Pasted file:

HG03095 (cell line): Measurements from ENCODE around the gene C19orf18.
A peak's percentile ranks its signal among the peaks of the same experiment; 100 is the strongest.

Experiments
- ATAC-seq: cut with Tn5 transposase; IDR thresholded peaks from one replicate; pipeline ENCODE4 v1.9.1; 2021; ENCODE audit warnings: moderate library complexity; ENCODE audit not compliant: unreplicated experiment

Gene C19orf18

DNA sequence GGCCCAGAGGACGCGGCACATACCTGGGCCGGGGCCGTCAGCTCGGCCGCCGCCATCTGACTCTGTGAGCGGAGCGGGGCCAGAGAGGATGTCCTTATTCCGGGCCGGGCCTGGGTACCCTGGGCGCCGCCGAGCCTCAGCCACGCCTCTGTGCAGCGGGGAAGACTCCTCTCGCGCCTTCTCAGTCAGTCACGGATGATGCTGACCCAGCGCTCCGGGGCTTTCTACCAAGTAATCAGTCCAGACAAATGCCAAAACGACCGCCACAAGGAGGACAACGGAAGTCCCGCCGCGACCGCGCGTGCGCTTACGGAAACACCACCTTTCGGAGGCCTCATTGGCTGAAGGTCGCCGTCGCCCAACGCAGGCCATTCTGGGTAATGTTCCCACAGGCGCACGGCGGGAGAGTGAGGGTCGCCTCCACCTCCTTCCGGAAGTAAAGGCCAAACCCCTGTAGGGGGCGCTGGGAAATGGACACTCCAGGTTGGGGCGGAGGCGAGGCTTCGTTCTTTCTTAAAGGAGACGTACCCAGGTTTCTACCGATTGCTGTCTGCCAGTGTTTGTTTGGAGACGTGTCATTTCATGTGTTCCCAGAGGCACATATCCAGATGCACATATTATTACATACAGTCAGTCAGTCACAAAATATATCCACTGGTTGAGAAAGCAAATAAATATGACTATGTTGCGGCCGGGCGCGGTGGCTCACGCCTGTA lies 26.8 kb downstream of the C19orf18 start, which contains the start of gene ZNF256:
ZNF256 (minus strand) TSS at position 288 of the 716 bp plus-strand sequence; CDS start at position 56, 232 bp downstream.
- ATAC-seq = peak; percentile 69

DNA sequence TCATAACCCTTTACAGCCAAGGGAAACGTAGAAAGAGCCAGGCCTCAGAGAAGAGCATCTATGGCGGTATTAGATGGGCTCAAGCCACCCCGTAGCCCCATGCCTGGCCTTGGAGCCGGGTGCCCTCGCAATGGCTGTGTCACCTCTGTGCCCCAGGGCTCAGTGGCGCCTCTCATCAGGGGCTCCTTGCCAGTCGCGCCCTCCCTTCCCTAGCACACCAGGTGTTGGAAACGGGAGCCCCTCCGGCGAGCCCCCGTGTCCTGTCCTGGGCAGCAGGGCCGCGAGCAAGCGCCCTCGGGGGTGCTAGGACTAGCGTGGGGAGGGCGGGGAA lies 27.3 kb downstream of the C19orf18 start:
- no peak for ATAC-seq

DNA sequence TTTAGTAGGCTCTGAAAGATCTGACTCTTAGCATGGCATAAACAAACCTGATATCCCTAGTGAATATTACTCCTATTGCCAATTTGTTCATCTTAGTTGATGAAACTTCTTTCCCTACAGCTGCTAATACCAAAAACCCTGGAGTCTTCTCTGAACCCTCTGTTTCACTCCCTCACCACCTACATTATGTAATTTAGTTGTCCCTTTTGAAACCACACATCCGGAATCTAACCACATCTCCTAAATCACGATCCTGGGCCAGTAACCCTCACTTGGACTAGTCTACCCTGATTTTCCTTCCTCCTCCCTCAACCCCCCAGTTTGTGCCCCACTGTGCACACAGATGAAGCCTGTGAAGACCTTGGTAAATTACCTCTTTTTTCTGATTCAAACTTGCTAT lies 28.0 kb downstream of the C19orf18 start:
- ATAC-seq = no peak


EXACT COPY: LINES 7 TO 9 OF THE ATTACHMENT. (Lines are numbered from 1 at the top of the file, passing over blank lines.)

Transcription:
ZNF256 (minus strand) TSS at position 288 of the 716 bp plus-strand sequence; CDS start at position 56, 232 bp downstream.
- ATAC-seq = peak; percentile 69

DNA sequence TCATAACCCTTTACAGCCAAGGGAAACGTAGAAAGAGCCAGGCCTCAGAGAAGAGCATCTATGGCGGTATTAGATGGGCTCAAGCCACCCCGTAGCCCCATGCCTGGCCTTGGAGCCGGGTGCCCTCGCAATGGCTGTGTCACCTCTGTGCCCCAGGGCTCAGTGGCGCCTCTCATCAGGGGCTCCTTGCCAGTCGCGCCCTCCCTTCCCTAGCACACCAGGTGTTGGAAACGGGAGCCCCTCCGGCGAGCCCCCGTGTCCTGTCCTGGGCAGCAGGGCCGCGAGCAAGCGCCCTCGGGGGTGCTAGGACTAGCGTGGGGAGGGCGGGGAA lies 27.3 kb downstream of the C19orf18 start: